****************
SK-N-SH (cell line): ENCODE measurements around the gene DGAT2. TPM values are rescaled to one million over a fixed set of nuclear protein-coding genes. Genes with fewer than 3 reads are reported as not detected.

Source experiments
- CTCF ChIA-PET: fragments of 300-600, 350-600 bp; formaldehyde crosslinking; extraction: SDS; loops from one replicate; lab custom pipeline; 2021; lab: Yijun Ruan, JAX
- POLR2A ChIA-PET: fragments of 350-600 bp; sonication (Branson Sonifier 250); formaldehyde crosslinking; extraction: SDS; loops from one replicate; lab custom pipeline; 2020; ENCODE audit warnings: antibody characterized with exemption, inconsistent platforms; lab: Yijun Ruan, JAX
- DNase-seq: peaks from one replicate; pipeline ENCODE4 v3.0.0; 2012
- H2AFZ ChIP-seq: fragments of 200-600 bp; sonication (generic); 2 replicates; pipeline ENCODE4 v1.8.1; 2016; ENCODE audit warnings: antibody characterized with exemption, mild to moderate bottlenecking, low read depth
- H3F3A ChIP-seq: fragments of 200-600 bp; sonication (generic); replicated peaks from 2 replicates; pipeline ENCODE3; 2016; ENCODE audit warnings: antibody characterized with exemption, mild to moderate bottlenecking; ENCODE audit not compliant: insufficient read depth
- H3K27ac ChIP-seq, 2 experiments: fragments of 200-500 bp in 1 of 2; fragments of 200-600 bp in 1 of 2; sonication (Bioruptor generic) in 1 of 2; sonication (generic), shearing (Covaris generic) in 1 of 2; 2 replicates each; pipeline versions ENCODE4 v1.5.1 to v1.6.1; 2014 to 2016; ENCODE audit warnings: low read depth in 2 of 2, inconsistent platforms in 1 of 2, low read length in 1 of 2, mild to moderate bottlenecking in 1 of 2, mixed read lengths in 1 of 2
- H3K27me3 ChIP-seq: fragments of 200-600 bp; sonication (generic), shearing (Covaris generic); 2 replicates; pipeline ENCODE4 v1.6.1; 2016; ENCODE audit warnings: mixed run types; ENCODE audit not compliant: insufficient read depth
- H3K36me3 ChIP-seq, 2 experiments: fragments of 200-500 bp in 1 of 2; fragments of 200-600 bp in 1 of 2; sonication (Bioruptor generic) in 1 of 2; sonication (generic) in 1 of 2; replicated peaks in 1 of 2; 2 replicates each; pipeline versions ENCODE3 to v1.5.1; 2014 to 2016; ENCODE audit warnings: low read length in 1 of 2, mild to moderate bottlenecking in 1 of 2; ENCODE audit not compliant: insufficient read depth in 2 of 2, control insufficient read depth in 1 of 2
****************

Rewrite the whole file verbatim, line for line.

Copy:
SK-N-SH (cell line): ENCODE measurements around the gene DGAT2. TPM values are rescaled to one million over a fixed set of nuclear protein-coding genes. Genes with fewer than 3 reads are reported as not detected.

Source experiments
- CTCF ChIA-PET: fragments of 300-600, 350-600 bp; formaldehyde crosslinking; extraction: SDS; loops from one replicate; lab custom pipeline; 2021; lab: Yijun Ruan, JAX
- POLR2A ChIA-PET: fragments of 350-600 bp; sonication (Branson Sonifier 250); formaldehyde crosslinking; extraction: SDS; loops from one replicate; lab custom pipeline; 2020; ENCODE audit warnings: antibody characterized with exemption, inconsistent platforms; lab: Yijun Ruan, JAX
- DNase-seq: peaks from one replicate; pipeline ENCODE4 v3.0.0; 2012
- H2AFZ ChIP-seq: fragments of 200-600 bp; sonication (generic); 2 replicates; pipeline ENCODE4 v1.8.1; 2016; ENCODE audit warnings: antibody characterized with exemption, mild to moderate bottlenecking, low read depth
- H3F3A ChIP-seq: fragments of 200-600 bp; sonication (generic); replicated peaks from 2 replicates; pipeline ENCODE3; 2016; ENCODE audit warnings: antibody characterized with exemption, mild to moderate bottlenecking; ENCODE audit not compliant: insufficient read depth
- H3K27ac ChIP-seq, 2 experiments: fragments of 200-500 bp in 1 of 2; fragments of 200-600 bp in 1 of 2; sonication (Bioruptor generic) in 1 of 2; sonication (generic), shearing (Covaris generic) in 1 of 2; 2 replicates each; pipeline versions ENCODE4 v1.5.1 to v1.6.1; 2014 to 2016; ENCODE audit warnings: low read depth in 2 of 2, inconsistent platforms in 1 of 2, low read length in 1 of 2, mild to moderate bottlenecking in 1 of 2, mixed read lengths in 1 of 2
- H3K27me3 ChIP-seq: fragments of 200-600 bp; sonication (generic), shearing (Covaris generic); 2 replicates; pipeline ENCODE4 v1.6.1; 2016; ENCODE audit warnings: mixed run types; ENCODE audit not compliant: insufficient read depth
- H3K36me3 ChIP-seq, 2 experiments: fragments of 200-500 bp in 1 of 2; fragments of 200-600 bp in 1 of 2; sonication (Bioruptor generic) in 1 of 2; sonication (generic) in 1 of 2; replicated peaks in 1 of 2; 2 replicates each; pipeline versions ENCODE3 to v1.5.1; 2014 to 2016; ENCODE audit warnings: low read length in 1 of 2, mild to moderate bottlenecking in 1 of 2; ENCODE audit not compliant: insufficient read depth in 2 of 2, control insufficient read depth in 1 of 2